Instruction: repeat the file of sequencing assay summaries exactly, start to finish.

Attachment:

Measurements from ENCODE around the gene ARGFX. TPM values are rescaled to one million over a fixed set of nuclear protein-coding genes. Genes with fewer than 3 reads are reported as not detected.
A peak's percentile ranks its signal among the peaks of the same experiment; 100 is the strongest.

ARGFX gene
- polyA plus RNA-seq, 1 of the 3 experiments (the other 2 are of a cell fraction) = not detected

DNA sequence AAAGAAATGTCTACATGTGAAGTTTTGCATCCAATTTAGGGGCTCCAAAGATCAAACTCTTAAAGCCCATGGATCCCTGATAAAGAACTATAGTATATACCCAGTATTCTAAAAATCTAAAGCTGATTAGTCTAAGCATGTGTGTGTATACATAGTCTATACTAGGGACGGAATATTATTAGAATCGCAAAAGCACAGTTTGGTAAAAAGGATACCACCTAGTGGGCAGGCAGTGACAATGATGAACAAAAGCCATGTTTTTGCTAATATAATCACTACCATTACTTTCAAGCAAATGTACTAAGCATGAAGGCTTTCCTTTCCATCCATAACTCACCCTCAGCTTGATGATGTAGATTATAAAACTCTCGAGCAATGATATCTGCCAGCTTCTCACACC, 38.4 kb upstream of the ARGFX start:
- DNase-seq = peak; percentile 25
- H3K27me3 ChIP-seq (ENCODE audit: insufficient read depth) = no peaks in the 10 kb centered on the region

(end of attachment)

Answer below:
Measurements from ENCODE around the gene ARGFX. TPM values are rescaled to one million over a fixed set of nuclear protein-coding genes. Genes with fewer than 3 reads are reported as not detected.
A peak's percentile ranks its signal among the peaks of the same experiment; 100 is the strongest.

ARGFX gene
- polyA plus RNA-seq, 1 of the 3 experiments (the other 2 are of a cell fraction) = not detected

DNA sequence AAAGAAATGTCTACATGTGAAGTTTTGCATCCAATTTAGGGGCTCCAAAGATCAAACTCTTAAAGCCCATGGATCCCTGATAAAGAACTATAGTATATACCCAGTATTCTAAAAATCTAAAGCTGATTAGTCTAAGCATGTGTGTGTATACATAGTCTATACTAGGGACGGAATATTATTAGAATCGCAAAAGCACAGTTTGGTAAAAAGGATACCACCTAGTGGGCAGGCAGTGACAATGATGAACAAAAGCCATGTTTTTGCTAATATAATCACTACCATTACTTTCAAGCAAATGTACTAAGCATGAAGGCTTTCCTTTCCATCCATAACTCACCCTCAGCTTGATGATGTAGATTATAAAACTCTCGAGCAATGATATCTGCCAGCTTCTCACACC, 38.4 kb upstream of the ARGFX start:
- DNase-seq = peak; percentile 25
- H3K27me3 ChIP-seq (ENCODE audit: insufficient read depth) = no peaks in the 10 kb centered on the region